You’ve probably heard people use the term “school choice.” But how exactly does it work – and how could it affect the lives of Oklahomans like you? Here you’ll find definitions of the types of school choice, and examples of how they’re being used in Oklahoma and in other states.
School vouchers give parents the freedom to use all or part of the tax funding set aside for their children’s education to send their children to the public or private school of their choice.
Tax-credit scholarships allow taxpayers to receive full or partial tax credits when they donate to non-profit organizations that give out private-school scholarships. For those that donate, some programs make individuals eligible to receive tax credits, others permit businesses, and a few allow both.
This mechanism allows parents to withdraw their children from public district or charter schools and receive a portion of their public funding deposited into an education savings account. Parents can use their account funds to pay for private school tuition, online learning programs, private tutoring, or future college expenses.
With personal tax credits and deductions, parents are partially reimbursed by the state for approved educational expenses. This typically includes reimbursement for private school tuition as well as books, supplies, computers, tutors, and transportation. Even when tuition is not eligible for a tax credit or deduction, these programs still make school choice easier for parents who choose private schools.
School vouchers, tax-credit scholarships, tax deductions, and education savings accounts allow families to choose educational options outside the traditional public school setting. Those options typically include:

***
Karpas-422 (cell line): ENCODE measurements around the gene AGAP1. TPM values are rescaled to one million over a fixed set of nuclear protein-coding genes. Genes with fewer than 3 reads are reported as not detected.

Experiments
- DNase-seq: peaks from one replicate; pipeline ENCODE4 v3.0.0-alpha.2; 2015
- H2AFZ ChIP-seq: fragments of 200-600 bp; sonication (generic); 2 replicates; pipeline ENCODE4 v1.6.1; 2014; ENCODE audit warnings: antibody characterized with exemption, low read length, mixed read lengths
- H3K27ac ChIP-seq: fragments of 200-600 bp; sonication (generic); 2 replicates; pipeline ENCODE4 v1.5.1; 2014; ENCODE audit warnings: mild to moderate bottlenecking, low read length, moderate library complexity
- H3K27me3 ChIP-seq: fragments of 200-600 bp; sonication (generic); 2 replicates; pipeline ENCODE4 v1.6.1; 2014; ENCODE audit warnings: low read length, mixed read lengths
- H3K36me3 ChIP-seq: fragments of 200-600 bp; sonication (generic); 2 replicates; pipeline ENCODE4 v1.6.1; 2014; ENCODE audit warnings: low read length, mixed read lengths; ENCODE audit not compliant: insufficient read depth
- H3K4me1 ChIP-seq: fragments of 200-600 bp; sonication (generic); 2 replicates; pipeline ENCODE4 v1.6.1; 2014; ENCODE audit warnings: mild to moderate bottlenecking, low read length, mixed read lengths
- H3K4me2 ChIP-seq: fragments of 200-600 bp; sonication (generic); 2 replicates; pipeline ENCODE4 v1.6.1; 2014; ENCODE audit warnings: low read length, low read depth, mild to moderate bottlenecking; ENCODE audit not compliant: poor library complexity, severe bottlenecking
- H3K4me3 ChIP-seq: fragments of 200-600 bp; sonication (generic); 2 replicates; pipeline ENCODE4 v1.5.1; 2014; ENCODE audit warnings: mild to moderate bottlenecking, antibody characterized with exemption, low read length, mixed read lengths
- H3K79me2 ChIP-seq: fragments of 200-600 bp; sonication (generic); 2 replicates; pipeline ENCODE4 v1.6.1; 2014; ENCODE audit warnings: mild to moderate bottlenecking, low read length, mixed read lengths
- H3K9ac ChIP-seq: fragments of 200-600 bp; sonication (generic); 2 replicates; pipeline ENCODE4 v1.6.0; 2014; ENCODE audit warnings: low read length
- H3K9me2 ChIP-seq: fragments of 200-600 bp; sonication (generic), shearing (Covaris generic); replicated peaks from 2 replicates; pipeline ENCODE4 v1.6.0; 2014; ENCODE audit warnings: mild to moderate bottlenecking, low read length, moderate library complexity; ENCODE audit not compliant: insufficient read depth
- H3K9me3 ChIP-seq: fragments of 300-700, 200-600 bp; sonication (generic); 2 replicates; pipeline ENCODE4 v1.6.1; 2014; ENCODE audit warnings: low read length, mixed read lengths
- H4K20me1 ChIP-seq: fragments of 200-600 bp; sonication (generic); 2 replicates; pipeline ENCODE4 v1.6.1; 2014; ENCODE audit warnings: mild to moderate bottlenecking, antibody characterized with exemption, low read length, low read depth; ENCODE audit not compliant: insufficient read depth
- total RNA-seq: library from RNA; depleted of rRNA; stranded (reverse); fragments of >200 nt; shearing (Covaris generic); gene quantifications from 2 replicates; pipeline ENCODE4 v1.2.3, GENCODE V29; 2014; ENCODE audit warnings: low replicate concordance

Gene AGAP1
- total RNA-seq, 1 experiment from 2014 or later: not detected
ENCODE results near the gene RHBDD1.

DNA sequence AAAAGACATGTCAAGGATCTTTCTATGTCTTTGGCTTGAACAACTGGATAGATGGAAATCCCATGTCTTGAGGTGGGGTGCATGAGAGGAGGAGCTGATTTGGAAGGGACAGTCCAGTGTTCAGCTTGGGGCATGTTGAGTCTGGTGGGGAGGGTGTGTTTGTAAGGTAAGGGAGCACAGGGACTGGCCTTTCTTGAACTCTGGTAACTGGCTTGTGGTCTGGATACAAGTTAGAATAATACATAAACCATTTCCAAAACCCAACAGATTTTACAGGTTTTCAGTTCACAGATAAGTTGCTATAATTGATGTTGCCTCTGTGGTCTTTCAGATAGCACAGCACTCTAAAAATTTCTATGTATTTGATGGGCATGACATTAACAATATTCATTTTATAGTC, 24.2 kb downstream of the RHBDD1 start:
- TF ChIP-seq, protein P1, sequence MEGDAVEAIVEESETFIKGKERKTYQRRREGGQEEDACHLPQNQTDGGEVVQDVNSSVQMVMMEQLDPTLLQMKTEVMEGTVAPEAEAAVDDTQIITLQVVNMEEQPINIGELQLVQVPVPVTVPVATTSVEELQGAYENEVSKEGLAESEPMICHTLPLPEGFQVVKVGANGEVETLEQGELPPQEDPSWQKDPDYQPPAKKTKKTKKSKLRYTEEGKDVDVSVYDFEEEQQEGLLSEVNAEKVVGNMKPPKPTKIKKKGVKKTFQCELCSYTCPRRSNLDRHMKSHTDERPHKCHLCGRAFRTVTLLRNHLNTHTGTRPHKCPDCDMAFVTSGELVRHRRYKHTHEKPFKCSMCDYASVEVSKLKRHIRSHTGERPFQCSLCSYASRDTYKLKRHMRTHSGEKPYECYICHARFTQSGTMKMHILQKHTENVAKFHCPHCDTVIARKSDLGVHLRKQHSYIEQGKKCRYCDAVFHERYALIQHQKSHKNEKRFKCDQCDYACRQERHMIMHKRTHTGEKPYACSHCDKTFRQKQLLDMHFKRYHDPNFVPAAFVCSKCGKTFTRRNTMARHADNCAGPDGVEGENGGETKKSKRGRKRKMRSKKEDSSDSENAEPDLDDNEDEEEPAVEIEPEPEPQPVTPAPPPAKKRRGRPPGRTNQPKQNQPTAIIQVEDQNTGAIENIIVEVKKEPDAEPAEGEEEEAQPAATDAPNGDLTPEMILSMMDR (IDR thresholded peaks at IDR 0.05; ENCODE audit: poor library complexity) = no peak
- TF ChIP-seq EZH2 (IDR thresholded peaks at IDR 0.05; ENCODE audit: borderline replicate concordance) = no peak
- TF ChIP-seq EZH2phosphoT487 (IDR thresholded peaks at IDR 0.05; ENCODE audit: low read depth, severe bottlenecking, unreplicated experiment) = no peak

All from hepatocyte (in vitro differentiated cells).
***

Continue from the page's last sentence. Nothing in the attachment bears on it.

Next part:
Private schools are educational institutions run independently of the government. A private school’s focus can be religious-based, academic-intensive, and/or specialized for specific groups of students. According to various government reports, private schools have higher academic standards, better graduation rates, and safer learning environments than their public-school counterparts. Private schools typically charge tuition, but not always. There are more than six million students attending nearly 34,000 private schools in the United States.
Parents who choose home schooling educate their children outside of public or private schools, typically within their own homes. This method of education is becoming more common in the United States, growing to approximately 1.5 million home-schooled students in 2007, from about 15,000 such students in 1970. Many states require standardized tests, curriculum approval, and regular professional evaluation for students who are home schooled.
Charter schools are public schools that are freed from many government rules and regulations in exchange for increased financial and academic accountability. This allows charter schools to be more entrepreneurial like private schools. Charter schools are open to all children, who are enrolled randomly, and are accountable for student achievement. Currently, 41 states and Washington, D.C., have laws allowing for charter schools. There are more than 4,000 charter schools in the United States.
Online learning allows students to receive a teacher-driven education through Internet-based curriculum. Such methods provide flexibility and allow for highly individualized, personalized instruction. In some states, virtual schools must have brick-and-mortar locations where children go to receive online instruction. In other states, online learning can be done from home. Children can enroll in online courses full-time or part-time.